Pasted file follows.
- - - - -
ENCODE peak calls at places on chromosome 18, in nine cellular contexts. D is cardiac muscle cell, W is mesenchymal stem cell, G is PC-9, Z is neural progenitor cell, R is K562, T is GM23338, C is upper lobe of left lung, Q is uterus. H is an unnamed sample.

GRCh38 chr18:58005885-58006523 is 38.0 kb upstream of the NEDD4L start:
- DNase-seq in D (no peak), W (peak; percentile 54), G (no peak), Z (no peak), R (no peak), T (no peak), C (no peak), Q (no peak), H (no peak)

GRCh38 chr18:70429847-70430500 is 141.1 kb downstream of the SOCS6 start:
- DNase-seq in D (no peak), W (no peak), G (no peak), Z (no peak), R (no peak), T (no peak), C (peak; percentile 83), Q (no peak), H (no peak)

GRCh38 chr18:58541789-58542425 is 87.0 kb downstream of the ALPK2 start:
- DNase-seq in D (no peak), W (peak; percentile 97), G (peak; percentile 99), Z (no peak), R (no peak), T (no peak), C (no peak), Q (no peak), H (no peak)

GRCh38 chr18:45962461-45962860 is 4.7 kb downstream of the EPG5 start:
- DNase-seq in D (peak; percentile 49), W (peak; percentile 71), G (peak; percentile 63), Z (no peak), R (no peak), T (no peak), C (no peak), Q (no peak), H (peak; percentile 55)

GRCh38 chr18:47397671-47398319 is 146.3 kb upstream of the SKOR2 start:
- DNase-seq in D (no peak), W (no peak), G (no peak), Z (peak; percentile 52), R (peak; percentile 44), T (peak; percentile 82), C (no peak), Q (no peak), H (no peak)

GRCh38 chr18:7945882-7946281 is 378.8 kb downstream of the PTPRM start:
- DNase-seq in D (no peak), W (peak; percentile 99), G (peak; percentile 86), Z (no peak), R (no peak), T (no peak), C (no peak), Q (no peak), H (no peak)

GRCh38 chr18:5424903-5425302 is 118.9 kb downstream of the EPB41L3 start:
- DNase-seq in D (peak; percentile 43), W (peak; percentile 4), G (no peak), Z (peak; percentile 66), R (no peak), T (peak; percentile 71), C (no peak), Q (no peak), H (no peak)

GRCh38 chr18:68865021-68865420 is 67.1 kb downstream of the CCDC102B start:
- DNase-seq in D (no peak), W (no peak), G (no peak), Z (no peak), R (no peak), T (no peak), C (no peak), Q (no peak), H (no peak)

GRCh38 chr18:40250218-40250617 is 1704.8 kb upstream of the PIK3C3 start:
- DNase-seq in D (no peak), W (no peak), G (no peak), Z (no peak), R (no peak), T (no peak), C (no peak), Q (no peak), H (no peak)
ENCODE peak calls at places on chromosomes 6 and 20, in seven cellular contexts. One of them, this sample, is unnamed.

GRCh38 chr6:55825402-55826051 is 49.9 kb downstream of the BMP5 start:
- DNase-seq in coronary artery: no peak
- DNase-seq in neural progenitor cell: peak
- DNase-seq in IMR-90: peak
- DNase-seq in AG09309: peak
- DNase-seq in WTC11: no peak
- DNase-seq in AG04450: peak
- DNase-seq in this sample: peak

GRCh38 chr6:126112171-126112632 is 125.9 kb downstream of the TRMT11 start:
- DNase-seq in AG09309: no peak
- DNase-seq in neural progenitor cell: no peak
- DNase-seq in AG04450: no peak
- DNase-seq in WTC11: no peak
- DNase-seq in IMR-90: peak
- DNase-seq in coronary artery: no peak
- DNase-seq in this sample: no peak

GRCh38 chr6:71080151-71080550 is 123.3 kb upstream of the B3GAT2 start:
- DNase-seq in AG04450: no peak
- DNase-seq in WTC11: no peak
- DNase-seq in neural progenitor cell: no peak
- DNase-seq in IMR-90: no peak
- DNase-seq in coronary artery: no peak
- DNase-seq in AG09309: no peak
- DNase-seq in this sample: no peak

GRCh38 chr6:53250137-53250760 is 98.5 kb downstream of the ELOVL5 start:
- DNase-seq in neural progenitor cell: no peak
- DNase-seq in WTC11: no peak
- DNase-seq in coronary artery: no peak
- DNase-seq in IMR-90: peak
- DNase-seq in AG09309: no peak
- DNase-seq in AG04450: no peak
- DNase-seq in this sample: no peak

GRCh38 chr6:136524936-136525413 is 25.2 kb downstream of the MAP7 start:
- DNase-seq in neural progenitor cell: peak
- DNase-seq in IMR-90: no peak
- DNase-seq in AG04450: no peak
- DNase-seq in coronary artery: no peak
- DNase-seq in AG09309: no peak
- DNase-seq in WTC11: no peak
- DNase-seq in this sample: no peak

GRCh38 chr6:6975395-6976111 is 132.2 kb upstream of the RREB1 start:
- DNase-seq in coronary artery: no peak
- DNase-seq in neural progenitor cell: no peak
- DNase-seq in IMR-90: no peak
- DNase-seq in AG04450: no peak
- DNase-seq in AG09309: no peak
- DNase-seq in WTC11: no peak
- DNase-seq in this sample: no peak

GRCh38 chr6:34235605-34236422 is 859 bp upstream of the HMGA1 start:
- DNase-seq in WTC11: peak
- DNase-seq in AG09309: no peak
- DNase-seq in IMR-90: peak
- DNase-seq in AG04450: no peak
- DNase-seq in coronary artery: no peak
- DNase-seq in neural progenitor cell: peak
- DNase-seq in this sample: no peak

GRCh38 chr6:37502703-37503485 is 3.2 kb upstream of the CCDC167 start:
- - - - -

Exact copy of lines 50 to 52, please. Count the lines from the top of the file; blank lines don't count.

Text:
- DNase-seq in AG09309: no peak
- DNase-seq in AG04450: no peak
- DNase-seq in this sample: no peak